Britain to reopen pubs and hotels in early JulyEuropost
British PM Boris Johnson announced on Tuesday pubs, restaurants and hotels in England could reopen early next month, easing the coronavirus lockdown that has effectively shut the economy, news wires reported. In other signs of a gradual return to normal life, hairdressers will also open again, along with tourist attractions like theme parks. However, nightclubs, indoor gyms and swimming pools will stay closed.
Johnson has been under pressure from many businesses, and from members of his governing Conservative Party to relax the lockdown, but until now he had resisted for fear of prompting a second wave. On Tuesday, he said with infection rates falling and little current threat of a second wave of Covid-19 cases, he could reopen parts of the economy and try to get life in England back to something like normal.
By relaxing the rule on social distancing from two metres to one metre-plus, with the ‘plus’ meaning measures like wearing masks and using protective screens, Johnson said many businesses could reopen from 4 July. “Today we can say that our long, national hibernation is beginning to come to an end,” he told parliament. “All hospitality indoors will be limited to table service and our guidance will encourage minimal staff and customer contact.”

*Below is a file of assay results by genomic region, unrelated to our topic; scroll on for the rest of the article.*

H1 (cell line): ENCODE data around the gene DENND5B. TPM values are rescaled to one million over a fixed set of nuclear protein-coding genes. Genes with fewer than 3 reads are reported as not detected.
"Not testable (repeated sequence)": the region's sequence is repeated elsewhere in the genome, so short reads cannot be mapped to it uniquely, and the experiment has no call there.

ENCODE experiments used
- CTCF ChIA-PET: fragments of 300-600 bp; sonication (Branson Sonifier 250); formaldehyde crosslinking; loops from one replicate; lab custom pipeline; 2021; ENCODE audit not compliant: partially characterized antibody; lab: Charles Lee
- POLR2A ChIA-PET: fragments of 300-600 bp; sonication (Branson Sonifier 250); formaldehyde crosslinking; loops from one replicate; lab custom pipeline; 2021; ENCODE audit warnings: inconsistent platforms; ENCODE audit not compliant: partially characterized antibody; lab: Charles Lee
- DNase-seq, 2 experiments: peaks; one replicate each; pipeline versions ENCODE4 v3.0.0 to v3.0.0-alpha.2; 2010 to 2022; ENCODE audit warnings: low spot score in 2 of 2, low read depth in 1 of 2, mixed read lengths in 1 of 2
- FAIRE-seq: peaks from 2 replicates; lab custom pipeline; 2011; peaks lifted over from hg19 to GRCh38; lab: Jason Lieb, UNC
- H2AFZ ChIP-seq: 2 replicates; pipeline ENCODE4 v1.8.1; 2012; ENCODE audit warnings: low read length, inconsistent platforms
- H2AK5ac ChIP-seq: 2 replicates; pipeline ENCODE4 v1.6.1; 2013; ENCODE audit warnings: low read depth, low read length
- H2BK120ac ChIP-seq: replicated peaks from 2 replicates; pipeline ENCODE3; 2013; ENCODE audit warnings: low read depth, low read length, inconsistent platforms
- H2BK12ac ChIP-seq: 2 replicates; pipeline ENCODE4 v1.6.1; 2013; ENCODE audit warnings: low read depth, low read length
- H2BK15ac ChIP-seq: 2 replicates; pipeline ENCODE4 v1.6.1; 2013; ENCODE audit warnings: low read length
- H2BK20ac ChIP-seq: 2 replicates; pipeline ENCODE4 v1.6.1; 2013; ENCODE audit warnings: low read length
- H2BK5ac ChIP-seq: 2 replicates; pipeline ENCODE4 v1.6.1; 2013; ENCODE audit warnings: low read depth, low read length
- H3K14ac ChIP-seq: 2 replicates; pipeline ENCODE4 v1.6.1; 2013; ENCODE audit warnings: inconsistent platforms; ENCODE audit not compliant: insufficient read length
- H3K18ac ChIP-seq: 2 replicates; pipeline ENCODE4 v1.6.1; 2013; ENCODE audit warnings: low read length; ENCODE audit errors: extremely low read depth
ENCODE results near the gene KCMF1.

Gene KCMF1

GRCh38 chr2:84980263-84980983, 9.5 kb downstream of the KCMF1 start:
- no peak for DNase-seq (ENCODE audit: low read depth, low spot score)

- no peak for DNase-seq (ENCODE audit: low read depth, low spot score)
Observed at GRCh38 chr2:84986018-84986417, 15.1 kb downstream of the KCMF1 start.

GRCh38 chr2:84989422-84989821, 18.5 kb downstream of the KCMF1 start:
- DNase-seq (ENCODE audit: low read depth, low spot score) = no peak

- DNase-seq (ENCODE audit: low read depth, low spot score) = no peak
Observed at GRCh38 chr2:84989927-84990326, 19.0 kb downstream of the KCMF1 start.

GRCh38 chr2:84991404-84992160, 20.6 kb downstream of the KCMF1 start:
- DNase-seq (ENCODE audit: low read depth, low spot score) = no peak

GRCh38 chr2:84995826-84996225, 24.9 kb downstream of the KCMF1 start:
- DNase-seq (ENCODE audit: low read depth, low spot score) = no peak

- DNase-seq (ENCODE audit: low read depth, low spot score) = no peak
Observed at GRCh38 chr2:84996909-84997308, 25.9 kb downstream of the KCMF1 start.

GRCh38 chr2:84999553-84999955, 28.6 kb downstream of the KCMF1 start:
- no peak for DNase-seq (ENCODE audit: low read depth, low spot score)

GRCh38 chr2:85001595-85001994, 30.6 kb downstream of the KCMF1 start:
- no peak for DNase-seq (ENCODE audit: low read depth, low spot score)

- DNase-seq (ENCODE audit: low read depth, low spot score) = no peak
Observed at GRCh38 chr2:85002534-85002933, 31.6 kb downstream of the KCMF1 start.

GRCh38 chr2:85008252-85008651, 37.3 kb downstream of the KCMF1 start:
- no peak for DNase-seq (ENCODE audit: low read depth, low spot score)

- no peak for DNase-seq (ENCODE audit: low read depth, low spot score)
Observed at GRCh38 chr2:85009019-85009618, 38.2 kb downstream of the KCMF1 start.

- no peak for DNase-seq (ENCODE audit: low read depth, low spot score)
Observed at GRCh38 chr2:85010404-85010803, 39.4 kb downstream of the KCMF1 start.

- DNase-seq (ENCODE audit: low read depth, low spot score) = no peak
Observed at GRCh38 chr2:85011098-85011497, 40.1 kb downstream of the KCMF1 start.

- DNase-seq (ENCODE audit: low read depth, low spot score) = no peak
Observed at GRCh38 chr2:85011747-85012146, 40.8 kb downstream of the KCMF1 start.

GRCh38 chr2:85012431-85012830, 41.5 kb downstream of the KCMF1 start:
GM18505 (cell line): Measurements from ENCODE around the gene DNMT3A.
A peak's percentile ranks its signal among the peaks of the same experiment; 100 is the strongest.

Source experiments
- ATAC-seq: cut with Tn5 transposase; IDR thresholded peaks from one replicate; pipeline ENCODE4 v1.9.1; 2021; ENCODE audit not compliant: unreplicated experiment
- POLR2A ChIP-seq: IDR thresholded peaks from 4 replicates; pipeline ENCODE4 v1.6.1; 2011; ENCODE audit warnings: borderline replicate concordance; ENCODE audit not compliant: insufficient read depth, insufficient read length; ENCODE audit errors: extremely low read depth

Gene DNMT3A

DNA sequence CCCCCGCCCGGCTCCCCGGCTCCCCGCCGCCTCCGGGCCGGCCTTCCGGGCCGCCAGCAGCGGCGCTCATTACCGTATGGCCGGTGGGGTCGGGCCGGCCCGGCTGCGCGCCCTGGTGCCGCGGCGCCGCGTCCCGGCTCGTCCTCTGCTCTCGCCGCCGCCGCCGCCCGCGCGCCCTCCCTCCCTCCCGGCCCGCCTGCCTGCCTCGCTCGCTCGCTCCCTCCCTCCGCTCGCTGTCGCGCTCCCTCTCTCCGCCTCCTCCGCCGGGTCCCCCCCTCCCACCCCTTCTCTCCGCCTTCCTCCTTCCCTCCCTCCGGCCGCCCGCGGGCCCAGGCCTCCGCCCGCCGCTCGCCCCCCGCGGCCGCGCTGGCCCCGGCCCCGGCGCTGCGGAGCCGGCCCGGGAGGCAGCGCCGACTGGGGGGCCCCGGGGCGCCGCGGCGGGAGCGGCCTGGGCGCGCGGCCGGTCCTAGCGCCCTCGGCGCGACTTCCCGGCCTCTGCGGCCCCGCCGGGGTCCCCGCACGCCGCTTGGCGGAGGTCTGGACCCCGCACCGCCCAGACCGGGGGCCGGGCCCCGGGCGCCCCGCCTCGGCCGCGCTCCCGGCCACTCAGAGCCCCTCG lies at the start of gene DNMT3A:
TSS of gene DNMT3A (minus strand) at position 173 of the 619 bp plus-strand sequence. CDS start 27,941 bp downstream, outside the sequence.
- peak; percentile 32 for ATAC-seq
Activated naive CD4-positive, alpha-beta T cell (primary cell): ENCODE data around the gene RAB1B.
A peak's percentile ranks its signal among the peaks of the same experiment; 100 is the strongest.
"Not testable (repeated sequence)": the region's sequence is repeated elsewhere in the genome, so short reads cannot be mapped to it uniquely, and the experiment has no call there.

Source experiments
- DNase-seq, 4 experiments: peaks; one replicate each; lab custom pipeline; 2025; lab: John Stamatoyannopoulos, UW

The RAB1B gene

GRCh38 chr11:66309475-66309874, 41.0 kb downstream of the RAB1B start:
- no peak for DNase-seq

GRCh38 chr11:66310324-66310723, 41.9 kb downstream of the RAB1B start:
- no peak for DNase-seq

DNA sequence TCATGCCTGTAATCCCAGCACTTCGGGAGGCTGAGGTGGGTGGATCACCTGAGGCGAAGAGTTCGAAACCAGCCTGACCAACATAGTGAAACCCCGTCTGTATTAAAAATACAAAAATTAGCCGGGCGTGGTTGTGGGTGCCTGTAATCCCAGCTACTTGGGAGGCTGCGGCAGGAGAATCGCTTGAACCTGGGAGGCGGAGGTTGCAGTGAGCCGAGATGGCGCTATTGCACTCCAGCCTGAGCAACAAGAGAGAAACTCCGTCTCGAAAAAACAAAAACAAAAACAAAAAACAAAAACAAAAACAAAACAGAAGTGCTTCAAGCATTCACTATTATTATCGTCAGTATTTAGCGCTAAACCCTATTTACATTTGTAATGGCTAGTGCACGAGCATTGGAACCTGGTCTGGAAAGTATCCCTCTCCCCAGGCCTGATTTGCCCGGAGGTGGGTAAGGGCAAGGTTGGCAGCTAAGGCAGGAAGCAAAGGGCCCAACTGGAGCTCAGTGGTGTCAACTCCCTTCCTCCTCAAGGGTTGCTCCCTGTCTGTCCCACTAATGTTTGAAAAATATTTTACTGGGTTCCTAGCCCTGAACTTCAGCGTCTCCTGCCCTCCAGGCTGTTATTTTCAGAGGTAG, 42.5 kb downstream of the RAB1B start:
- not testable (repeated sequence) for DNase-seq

He encouraged people to return to England’s pubs, but said they should act responsibly and that those enjoying the British tradition of a pint should give their names on arrival. The changes will allow two households to meet in any setting and all schools will reopen in September, he said, adding that laws specifying social contact would be replaced with the new guidance. Johnson said not all restrictions could be lifted at once and people would need to stay vigilant. He cautioned that lockdown measures might need to be reintroduced if there were a second spike.
Business cautiously welcomed the measures. Adam Marshall, director general of the British Chambers of Commerce, said: “We are still a long way from business as usual. Broader efforts to boost business and consumer confidence will still be needed to help firms trade their way out of this crisis.”